Her knuckles were black this morning from last night’s beating. Her head and cheek was the main subject of attention, although my heart caught most of the blows as well.
The day started with a calm, almost peaceful attitude and somewhere around mid-day all that hope evaporated like rainclouds in a desert. I don’t know how much more of this I can open my heart to – fear only happens when you’re unsure of something, this is so nearly a certainty that I not only don’t fear; I’ve moved so far as to emotionally distance myself from it.
How many days have I muttered this report, how many nights have I gone to sleep with a heavy heart and little hope for tomorrow? Then, like the sun rising after a long, dark night – we have an evening with little conflict.
I came home from work and found Bethany in the living room, clutched tightly in her hand was one of Sherry’s Polo shirts. That little artifact stayed clutched for next 6 hours. Typically, I come home and wonder how long till the next meltdown but today was a bit different. That little shirt was accompanied by a delightful squeal and the reproofing voice of our helper, trying to gently correct one of B’s favorite games; the “rip your diaper and toss it around the room” game. Most parents get upset with this game but for me, hearing it accompanied by a happy laugh made it a totally different event.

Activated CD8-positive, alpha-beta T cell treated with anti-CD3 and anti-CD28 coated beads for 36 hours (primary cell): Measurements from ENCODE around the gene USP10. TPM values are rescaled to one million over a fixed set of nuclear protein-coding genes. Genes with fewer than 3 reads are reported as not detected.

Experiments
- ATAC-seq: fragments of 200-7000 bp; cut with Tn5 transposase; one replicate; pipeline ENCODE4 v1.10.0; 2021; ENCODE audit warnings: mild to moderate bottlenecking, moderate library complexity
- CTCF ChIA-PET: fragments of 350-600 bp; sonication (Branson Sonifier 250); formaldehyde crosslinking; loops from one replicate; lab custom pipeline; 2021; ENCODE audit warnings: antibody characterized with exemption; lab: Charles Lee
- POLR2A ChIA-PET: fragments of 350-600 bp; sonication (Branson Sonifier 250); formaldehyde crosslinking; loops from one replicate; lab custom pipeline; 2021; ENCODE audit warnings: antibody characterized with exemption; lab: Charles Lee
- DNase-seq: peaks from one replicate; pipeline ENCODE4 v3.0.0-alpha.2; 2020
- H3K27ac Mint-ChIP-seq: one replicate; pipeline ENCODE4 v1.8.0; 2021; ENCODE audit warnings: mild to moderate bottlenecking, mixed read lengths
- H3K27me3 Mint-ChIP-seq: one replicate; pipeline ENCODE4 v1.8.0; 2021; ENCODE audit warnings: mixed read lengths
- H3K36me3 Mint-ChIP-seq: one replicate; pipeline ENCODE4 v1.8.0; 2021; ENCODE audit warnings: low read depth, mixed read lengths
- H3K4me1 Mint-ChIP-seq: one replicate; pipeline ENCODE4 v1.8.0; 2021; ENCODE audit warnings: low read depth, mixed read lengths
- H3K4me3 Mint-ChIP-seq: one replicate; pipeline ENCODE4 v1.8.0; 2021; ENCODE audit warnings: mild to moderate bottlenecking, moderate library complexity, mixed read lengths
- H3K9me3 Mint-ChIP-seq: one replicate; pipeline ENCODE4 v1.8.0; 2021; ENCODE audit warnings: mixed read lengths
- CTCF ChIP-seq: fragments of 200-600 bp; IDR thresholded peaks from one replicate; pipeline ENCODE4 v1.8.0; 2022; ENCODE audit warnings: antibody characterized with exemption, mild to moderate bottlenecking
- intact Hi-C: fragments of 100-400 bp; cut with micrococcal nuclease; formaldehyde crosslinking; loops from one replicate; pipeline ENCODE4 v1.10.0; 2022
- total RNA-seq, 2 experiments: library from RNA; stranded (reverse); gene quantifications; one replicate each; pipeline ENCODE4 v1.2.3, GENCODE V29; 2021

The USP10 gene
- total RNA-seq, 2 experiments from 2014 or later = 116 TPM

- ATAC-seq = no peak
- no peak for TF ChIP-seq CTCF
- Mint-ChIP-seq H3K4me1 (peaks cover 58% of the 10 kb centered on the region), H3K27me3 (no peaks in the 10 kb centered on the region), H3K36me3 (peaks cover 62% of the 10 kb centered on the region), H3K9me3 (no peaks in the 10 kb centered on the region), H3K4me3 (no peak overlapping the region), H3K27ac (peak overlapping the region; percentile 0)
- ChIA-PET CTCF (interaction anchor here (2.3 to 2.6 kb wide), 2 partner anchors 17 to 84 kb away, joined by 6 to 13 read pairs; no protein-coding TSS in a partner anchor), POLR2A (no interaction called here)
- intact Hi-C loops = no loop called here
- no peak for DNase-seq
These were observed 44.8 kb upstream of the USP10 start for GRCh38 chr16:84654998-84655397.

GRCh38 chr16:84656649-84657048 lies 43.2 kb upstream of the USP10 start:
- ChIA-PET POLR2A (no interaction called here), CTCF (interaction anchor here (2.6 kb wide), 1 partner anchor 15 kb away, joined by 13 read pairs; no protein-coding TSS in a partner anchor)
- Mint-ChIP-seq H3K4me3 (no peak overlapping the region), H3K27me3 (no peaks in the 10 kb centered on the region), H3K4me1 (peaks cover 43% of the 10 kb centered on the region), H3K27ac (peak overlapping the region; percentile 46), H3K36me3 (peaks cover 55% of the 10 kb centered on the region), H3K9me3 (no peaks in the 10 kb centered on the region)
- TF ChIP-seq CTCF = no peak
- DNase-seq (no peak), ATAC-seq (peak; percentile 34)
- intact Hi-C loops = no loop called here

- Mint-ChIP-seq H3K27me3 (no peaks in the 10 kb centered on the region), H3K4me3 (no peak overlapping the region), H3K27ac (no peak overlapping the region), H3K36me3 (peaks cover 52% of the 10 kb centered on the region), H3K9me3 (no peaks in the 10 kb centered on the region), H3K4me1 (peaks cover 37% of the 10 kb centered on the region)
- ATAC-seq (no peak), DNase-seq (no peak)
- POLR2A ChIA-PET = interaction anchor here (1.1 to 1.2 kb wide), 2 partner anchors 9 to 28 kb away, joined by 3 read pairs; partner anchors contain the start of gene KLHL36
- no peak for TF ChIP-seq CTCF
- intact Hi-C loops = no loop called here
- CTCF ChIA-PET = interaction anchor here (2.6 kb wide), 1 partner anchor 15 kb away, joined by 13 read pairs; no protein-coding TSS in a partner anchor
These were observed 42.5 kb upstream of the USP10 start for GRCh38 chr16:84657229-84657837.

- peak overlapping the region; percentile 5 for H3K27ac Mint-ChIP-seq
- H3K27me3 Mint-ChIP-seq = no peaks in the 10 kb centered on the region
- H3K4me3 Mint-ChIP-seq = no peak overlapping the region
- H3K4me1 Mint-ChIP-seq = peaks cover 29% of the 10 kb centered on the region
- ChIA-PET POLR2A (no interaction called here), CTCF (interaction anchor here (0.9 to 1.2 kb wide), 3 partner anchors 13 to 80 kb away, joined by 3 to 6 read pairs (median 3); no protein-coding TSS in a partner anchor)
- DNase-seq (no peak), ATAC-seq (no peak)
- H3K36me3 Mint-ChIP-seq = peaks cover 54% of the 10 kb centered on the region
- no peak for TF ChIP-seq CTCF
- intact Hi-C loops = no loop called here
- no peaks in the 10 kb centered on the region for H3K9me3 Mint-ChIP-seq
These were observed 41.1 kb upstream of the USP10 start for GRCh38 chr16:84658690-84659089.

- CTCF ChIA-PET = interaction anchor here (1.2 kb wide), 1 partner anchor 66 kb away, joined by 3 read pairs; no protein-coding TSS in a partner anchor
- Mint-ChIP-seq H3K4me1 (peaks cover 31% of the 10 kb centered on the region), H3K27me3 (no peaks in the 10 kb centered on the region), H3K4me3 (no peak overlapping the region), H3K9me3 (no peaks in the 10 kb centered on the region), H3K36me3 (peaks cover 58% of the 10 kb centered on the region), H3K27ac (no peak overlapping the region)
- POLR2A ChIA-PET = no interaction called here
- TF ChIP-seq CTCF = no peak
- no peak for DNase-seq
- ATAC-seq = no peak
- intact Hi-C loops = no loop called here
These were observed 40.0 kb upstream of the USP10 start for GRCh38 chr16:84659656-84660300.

She laughed as she ripped the diapers, laughed as she wet the floor, laughed as she relieved herself in the bathtub. She laughed. I laughed too. The weight of many stones was lifted from my chest, my step – lighter, my demeanor – more appealing. The same God that I endlessly complain to heeded the power of combined prayer from an untold number of prayer warriors. As I put her in bed at the end of her day, she gave me a kiss on both cheeks and then gave me a good, hard, shove towards the door and bounced her head back on the pillow – erupting in a deep, satisfying laugh which continued long after I’d headed down the stairs.
That night, the evening sky was a more beautiful pink than I’ve seen in a long while, the smell of the cool air – a respite to my senses. I thought about asking for another day just like this one, just for the benefit of her emotional state; and then I realized that this moment is to be savored. “Look at the birds of the air: they neither sow nor reap nor gather into barns, and yet your heavenly Father feeds them”.
It’s been a long, difficult six months for not only Bethany, but for the entire family of her friends. I thank each one of you for joining us in this journey, for learning each painful lesson that we learn, and for continually holding Bethany in your thoughts and prayers. The Lord continues to feed us daily and reminds us that “daily” is what this relationship is all about.